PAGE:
“SIGNING the consent form was more daunting than signing my mortgage agreement”.
As I told my father about a type of procedure I performed this week (which involves inserting a needle into a child’s spine) he recalled his feelings when he signed the consent form for my sibling to undergo this same procedure 18 years ago.
He said: “Many of the things that are now an everyday normal for you, are not everyday or normal for me and your mum.”
In children’s medicine, we sometimes have to do things that may initially distress children so that we can help them to get better. The truth is that it is always a difficult balance between allowing our job to be ‘normal’ enough to us so that we can function and be the doctors that our patients need us to be, but allowing enough sensitivity to remain so that we can be truly empathetic with our patients and their families.
All of us have our own version of what ‘normal’ is.
‘Normal’ for me, and many of my doctor colleagues, is a daily emotional plight – finding yourself stuck between the wonderful privilege of helping people and the frustration of being under-resourced. However, it sometimes draws on more than our emotions; it draws on our personal wellbeing.
You may have heard the saying ‘doctors make the worst patients’. Well, whether that’s true or not, the pressures and restraints that are a daily experience when working in the NHS means that we are not always able to look after ourselves as well as we otherwise could. It is normal for us to feel persistently strained.
Spending time with friends and family, finding a life partner, having your own family – these may be considered to be ‘normal’ expectations. However, for those who are embarking on a career in medicine, what is ‘normal’, in this sense, often seems inaccessible.
Recently, my friend Joe (a junior doctor in anaesthetics) rang me and said: “Melody, I have no friends here.” Having just moved to a new city for his training, he explained he just has no time outside of work to develop the social support he really needs to thrive.
This is the case for so many of my colleagues, and is not surprising given the recent report from the Royal College of Physicians which stated that junior doctors are working an extra five weeks a year on top of their rostered hours.
My friend James, a junior doctor working in general medicine, also called me; he was frustrated – he had a first date he was looking forward to, but owing to an extremely late finish, the date he was supposed to meet had to sit through the film unaccompanied. While this may sound like a scene from a romcom, he was actually really disappointed. He is struggling to find time to begin the search for a partner while working such unsociable patterns and many hours beyond those for which he is rostered.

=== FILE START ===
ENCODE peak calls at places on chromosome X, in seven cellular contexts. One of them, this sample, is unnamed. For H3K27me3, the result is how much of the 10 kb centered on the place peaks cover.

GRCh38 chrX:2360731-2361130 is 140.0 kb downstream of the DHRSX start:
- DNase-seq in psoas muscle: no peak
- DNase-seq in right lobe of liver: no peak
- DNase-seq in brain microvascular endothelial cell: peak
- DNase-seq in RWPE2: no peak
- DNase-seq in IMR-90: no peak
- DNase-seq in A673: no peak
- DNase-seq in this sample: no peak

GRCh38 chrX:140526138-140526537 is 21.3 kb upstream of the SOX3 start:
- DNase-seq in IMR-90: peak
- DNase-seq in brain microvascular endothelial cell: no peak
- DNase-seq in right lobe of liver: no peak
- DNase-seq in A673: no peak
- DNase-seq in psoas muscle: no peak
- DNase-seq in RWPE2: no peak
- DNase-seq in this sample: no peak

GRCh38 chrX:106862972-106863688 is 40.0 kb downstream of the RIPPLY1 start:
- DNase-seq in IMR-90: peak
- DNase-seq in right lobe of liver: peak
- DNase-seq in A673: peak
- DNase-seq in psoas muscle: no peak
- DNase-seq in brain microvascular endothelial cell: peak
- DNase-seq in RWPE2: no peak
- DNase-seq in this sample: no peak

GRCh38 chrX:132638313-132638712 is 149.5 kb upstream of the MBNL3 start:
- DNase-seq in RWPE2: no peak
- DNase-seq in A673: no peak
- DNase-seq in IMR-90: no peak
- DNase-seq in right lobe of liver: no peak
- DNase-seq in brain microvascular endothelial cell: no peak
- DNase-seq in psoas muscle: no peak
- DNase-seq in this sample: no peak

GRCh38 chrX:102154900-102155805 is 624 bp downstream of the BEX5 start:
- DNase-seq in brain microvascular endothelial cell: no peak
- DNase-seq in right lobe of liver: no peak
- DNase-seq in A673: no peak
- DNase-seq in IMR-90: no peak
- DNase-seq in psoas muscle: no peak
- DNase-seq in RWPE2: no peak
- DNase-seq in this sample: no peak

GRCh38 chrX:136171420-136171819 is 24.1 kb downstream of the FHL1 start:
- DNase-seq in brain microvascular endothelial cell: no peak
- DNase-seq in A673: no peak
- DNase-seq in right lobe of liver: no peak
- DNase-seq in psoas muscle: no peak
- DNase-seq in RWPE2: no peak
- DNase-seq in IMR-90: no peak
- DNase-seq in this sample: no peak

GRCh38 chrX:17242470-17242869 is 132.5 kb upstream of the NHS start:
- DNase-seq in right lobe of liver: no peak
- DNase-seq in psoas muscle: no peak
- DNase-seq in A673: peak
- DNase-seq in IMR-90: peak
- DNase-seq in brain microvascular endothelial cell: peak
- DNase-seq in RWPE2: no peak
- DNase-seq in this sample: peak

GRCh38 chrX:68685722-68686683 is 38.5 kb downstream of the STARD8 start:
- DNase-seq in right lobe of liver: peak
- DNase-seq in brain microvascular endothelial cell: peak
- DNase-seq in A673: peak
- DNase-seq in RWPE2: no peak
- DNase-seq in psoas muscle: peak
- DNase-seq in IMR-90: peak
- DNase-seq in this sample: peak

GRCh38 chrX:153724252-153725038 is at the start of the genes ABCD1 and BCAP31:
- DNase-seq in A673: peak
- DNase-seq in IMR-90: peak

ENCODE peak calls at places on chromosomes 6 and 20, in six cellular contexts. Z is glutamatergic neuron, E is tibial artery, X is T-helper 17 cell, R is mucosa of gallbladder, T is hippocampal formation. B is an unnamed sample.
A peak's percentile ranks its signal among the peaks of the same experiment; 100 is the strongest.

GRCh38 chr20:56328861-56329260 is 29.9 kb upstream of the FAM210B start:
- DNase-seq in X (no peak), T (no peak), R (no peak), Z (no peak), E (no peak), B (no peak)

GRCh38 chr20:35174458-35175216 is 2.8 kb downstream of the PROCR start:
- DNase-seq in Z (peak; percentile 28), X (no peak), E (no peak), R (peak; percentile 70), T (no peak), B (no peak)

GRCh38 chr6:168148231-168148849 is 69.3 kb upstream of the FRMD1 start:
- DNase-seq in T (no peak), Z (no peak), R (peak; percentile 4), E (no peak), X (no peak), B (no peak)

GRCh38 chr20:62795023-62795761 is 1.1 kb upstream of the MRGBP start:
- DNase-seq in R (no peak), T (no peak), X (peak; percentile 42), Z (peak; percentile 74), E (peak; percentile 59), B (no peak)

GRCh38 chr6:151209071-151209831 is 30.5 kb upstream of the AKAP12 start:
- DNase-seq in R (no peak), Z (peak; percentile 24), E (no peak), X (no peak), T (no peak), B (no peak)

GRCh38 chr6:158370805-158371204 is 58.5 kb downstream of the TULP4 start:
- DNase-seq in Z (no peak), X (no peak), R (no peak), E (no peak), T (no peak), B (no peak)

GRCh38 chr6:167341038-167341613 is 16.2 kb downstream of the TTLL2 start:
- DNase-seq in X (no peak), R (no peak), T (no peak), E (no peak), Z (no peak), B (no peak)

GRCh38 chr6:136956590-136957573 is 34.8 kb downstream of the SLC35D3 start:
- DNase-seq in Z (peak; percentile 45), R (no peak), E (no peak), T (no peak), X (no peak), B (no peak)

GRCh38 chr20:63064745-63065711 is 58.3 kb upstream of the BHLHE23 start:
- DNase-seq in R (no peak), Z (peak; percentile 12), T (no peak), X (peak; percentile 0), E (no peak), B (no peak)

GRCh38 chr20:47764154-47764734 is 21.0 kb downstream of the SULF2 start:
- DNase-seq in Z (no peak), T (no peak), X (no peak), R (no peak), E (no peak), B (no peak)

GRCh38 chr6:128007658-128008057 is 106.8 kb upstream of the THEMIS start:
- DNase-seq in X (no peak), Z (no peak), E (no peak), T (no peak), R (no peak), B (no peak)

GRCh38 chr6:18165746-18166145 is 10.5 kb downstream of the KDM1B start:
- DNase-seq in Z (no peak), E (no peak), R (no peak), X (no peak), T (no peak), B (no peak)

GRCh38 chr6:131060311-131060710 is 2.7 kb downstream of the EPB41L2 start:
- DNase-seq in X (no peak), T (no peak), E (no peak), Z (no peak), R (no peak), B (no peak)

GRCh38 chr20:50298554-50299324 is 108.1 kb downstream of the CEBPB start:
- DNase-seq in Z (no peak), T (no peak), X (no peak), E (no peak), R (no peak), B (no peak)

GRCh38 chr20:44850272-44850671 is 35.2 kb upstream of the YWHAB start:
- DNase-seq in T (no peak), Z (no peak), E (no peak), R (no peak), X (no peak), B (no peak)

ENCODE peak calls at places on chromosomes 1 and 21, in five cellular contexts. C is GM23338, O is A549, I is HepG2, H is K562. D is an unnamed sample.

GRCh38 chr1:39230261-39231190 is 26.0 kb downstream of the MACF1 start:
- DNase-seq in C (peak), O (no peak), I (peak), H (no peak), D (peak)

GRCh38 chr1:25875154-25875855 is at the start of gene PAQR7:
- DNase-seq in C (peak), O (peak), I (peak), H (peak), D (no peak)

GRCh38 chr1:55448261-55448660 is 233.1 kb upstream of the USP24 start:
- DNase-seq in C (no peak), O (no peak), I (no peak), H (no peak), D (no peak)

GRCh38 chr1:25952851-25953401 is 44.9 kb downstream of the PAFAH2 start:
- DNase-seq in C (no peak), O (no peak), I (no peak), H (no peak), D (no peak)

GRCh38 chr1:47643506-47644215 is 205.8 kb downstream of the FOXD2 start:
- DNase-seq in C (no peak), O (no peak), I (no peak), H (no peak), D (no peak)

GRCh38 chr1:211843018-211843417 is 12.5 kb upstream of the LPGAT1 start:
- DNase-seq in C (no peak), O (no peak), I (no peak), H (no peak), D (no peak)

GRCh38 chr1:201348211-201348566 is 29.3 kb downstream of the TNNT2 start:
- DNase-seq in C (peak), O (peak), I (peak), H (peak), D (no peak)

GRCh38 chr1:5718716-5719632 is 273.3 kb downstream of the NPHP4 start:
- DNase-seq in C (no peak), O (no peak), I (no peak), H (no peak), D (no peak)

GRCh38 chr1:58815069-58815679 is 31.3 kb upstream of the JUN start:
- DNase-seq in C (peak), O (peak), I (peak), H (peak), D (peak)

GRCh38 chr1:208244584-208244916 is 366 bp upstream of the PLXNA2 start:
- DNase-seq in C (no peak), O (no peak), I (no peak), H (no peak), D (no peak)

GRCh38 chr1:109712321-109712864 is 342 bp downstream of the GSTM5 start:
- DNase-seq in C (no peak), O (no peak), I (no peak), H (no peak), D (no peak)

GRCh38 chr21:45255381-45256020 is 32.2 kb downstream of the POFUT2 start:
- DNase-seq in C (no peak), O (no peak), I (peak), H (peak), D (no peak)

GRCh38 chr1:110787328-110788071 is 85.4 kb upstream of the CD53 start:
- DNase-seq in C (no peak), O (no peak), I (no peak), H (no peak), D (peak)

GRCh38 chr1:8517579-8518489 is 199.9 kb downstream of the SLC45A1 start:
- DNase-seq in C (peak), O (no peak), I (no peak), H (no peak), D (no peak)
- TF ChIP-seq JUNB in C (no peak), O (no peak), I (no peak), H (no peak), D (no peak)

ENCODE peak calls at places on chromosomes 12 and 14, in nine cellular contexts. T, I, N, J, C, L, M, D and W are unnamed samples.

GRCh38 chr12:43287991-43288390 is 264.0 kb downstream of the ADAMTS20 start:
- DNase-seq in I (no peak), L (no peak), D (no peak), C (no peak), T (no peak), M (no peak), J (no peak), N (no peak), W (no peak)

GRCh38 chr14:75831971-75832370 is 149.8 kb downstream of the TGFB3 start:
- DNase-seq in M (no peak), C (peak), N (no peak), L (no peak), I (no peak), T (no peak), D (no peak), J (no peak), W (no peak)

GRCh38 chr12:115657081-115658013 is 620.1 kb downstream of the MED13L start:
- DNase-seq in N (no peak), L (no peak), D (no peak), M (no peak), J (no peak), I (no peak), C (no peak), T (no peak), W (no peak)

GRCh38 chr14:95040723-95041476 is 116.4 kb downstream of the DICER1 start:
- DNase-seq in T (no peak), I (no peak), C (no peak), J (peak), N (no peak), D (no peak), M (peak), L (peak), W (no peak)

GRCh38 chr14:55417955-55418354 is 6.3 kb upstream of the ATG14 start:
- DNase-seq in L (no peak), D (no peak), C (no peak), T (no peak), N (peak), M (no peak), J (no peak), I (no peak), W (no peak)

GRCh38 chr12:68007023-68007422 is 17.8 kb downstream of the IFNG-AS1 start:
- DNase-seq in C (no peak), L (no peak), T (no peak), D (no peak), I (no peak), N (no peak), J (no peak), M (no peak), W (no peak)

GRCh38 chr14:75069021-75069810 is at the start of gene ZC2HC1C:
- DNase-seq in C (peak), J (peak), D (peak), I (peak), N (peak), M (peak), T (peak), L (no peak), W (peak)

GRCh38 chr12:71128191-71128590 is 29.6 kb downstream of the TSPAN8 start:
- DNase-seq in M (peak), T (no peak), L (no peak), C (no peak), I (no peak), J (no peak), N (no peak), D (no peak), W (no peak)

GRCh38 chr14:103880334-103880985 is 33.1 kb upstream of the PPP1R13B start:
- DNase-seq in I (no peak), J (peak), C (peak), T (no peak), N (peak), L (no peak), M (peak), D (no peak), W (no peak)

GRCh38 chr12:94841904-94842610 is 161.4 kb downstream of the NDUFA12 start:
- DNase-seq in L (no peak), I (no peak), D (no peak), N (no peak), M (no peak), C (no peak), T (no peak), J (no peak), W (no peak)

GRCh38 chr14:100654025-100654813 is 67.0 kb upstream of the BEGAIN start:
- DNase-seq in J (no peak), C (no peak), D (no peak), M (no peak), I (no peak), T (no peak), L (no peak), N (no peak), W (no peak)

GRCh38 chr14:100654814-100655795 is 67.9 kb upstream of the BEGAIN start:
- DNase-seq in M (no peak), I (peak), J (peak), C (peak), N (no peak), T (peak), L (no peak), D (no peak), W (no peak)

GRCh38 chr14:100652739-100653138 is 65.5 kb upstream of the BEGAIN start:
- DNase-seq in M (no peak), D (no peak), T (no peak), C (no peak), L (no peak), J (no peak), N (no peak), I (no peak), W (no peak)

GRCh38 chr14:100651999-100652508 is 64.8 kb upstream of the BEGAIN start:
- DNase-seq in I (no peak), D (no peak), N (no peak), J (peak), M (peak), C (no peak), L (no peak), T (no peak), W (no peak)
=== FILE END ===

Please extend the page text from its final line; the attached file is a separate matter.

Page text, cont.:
Priya, a junior doctor who I work with, is pregnant. We were working on the acute unit where sick babies and children are admitted, with several patients waiting to be seen by us. There were also 11 GP or midwife referrals on our list who were due to arrive at any moment. As a result of the mounting demands we sought to meet, although we don’t often manage to get a proper break, we had to remind Priya to take one, knowing she needed to look after herself because the baby inside her was also depending on her.
These are just the examples which colleagues are happy for me to talk about. The worst thing is there are far sadder examples, which understandably, the doctors do not want me to share.
The British Medical Association’s Cohort Doctor report – a 10-year study of 430 doctors who, nine years post-graduation, are mostly progressing through specially training or working as qualified GPs – showed that 42 per cent of junior doctor speciality trainees reported high or very high stress, a figure which has increased from 29 per cent in one year.
I recently went to a talk on resilience in the workplace, and the discussion which ensued was filled with frustrated doctors saying that so many ways to improve resilience are so hard to meet when the NHS is teetering on what seems like a cliff edge. It is not that as doctors we do not value our own wellbeing – we do.
However, when the system is under so much strain, many of my colleagues prioritise their patients first. There is a difficult balance though, as it is important to ensure we are well enough to look after our patients, especially when so much can hang on decisions we make – sometimes they can be life-changing. No one wants to have decisions made about their treatment by an overtired or an unwell doctor. When we care about people, it is natural to make sacrifices for them. As doctors, we care about our patients, and about the NHS.
Despite the challenges we face, we see the Government’s approach just further alienating the doctors we do have. What is ‘normal’ now cannot be sustained alongside further demands that are being made of us.
The Government continues to estrange doctors and medical students. If the Government wants our wonderful, but severely strained, NHS to be maintained, then they need to truly engage with doctors and start planning for long term sustainability.
Melody Redman is a junior doctor in children’s medicine at Sheffield Children’s Hospital. Names have been changed to protect the identity of staff.